Kids just being kids in Soweto

So many people advised us not to travel to Africa citing our safety (or lack thereof) as the main reason.  Interestingly, most of those who told us how bad it was had never actually been.   But the one person who scared us the most had actually lived there and had seen most of his wife’s family murdered during when black South African’s took back land from white farmers in the early part of this century.  So when we arrived after nearly 20 hours of travel we were sure we were going to be robbed or burgled before we’d even left the airport (and indeed there were a couple of shady characters who offered to ‘carry’ our bags for us.  But we made it out of the airport alive and arrived at a motel on the edge of Johannesburg.    The next day we booked a tour around Johannesburg and Soweto.  Hooley dooley, what an eye opener.

I had learned a little about apartheid at school and had heard of Soweto but what I thought I knew and what actually is, are poles apart.  Soweto – the largest black residential area in South Africa – covers roughly 120 square kilometres and houses a population of 3.5 million (29,166 people per square kilometre.  Contrast that with Melbourne which only has 500 people per square kilometre).  Nothing prepared me for the abject poverty of the shanty town or the stark contrast of the extraordinary wealth and multi-million rand houses that sit in full view just a short distance away.  We spent a great morning visiting all the main highlights – Mandela’s house, Desmond Tutu’s house, the Hector Pieterson Museum and finally the home of a family who live in a ‘house’  (three pieces of corrugated iron propped together) in the shanty town.   The lady told us that her family were moved there ‘temporarily’ 27 years earlier 🙂  The cynic in me knows that this is probably just emotional blackmail and a way for them to earn extra income but wherever we went through South Africa, Zambia and Zimbabwe we saw the same tin slums so it is definitely a continent of contrasts.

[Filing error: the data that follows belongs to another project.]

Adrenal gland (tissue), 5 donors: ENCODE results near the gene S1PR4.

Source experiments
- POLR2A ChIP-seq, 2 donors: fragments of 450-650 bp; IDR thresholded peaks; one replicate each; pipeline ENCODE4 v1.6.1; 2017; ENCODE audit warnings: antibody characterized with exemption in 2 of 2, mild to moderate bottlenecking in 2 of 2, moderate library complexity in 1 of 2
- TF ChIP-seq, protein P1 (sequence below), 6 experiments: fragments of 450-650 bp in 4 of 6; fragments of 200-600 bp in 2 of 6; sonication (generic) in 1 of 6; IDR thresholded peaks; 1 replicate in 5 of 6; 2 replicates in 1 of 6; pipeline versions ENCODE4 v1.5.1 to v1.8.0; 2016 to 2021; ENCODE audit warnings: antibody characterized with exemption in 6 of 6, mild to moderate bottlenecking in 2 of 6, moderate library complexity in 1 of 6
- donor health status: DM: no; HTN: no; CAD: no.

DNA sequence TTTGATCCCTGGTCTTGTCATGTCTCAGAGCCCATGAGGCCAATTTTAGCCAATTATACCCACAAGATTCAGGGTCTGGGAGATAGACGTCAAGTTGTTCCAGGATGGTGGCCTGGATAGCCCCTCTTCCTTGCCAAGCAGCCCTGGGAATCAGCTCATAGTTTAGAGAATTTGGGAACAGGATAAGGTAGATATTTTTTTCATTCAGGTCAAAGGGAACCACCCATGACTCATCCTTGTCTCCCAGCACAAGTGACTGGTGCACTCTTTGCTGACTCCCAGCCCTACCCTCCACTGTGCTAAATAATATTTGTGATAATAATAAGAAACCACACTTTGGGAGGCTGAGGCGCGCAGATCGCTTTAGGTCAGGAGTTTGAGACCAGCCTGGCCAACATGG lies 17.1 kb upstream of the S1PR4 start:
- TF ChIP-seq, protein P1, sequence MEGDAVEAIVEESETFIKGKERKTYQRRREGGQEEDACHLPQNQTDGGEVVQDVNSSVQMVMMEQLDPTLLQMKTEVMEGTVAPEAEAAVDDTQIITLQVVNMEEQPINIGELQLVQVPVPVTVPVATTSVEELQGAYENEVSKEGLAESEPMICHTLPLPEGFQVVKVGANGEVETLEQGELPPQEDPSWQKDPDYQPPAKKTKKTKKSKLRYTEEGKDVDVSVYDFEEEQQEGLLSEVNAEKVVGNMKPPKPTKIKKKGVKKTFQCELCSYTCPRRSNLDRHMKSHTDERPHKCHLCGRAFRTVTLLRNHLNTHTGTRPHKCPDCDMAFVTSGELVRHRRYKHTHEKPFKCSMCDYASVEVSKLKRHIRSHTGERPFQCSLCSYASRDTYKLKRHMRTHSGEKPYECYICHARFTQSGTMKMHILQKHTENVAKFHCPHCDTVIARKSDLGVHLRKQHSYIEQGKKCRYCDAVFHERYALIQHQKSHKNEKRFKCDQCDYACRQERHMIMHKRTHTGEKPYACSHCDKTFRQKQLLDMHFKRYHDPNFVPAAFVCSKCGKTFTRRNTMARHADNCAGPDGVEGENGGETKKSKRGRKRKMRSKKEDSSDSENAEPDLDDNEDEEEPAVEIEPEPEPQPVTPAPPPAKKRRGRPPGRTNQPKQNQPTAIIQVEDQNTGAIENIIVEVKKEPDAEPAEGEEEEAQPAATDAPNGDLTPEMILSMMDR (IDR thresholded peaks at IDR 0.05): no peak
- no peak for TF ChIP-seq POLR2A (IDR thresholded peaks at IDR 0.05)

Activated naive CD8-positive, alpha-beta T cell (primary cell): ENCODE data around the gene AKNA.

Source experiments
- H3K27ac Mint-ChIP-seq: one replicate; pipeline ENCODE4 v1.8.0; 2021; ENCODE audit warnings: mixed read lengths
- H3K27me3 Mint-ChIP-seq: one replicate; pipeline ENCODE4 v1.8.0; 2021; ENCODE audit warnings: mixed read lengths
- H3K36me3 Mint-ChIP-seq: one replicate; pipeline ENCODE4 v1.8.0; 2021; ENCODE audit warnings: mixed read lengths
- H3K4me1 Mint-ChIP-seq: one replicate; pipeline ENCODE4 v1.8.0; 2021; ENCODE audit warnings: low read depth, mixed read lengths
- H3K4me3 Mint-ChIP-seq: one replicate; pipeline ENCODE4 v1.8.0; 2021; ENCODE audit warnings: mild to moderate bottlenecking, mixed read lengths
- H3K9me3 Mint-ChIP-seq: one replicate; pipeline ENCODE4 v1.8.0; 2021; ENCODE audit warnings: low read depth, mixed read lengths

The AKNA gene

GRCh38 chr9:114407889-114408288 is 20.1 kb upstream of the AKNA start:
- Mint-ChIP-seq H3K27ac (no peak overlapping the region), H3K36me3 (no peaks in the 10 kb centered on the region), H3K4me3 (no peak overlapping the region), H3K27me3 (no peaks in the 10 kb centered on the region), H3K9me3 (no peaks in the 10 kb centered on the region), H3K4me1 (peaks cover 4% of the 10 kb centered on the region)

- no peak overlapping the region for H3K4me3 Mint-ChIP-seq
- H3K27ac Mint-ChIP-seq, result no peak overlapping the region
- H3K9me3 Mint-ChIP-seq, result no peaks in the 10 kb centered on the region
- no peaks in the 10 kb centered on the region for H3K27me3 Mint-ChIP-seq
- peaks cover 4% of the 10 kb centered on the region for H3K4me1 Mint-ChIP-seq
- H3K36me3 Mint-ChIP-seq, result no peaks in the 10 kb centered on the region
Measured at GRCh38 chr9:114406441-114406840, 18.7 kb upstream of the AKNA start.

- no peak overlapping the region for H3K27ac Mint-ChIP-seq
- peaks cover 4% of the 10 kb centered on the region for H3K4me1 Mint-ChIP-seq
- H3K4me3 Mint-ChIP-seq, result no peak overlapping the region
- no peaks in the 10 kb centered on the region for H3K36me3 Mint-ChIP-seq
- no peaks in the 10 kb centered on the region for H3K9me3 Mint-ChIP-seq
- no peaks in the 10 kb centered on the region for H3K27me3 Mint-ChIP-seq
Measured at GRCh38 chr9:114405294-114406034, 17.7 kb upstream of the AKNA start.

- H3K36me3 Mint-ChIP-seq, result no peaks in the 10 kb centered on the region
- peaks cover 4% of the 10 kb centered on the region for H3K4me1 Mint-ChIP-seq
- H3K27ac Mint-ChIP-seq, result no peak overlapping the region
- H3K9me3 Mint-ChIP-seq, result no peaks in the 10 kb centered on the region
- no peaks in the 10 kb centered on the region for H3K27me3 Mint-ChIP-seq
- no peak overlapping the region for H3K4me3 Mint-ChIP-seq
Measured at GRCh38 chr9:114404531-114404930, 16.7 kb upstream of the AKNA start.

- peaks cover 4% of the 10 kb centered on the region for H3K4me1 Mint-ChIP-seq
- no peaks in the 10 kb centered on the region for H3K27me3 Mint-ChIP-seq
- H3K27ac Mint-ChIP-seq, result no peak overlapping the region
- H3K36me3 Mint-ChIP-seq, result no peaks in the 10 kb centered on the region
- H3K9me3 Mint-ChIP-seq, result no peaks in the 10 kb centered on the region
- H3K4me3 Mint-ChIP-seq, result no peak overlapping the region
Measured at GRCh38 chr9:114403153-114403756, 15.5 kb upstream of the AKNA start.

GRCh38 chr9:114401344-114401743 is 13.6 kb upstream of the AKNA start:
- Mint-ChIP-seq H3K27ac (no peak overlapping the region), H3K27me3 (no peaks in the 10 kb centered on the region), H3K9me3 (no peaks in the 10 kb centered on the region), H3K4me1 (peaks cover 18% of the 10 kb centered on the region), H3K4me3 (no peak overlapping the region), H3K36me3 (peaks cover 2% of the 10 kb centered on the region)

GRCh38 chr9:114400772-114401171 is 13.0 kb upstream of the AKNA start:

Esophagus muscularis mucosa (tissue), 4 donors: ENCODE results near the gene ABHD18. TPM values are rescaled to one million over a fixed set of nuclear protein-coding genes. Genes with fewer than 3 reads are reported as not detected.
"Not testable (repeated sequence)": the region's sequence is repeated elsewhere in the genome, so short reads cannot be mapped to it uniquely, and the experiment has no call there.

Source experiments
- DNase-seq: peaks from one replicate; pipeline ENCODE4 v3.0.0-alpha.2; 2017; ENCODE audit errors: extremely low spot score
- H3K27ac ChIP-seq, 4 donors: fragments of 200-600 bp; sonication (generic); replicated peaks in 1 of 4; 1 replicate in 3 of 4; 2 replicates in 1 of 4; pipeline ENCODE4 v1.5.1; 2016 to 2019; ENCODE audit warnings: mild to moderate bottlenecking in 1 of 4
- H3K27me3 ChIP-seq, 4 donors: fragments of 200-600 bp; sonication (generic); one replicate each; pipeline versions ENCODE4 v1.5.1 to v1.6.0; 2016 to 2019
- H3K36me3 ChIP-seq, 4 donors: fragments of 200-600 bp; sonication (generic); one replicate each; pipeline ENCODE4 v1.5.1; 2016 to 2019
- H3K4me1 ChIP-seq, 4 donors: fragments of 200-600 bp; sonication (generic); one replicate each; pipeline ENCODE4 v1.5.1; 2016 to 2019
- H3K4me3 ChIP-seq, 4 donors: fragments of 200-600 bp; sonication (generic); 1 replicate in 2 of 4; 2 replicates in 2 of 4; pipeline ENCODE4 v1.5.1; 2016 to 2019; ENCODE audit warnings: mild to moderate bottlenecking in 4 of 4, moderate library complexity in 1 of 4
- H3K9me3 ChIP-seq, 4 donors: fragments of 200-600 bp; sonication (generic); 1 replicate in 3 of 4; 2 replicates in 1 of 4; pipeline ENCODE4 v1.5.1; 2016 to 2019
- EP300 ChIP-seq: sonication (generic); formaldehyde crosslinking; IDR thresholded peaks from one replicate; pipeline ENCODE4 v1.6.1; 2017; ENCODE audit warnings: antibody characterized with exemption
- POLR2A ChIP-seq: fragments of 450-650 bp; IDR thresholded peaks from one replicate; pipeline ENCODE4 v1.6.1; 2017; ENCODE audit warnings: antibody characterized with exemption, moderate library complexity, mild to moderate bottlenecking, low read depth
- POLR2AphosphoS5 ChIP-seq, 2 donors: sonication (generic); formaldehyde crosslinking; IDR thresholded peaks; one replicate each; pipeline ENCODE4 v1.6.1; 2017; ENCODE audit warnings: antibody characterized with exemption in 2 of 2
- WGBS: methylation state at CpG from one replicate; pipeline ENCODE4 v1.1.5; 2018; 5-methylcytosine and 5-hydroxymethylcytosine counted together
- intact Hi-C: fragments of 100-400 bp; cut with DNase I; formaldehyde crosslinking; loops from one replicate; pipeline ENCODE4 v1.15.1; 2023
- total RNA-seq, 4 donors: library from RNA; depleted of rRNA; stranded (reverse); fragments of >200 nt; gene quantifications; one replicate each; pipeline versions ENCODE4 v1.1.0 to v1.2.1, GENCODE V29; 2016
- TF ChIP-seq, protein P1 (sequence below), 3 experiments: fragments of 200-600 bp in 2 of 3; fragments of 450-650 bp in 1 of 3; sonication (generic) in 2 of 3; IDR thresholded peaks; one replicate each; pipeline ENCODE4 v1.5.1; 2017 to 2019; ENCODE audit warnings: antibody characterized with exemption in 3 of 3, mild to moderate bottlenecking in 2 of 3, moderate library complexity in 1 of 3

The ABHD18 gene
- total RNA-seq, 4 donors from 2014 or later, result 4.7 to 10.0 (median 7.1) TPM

The highlight for me was the flat tyre in the tour bus that allowed us to stop on a bare patch of dirt just outside the shanty town. There was a market of sorts – a fellow who had set up his ‘shop’ cutting the hair of the locals; there were some clothes and produce for sale and a there was a bunch of kids playing in the dirt. We gave the kids some coins (probably only about $2.00), but it seemed like they had hit the jackpot.  And just like all kids we have met in many countries before and since, they ran straight over to one of the gazebos and bought themselves some lollies 😃.  This singular act normalised the country for me and we went on to thoroughly enjoy our time in South Africa.





Date: January 03, 2020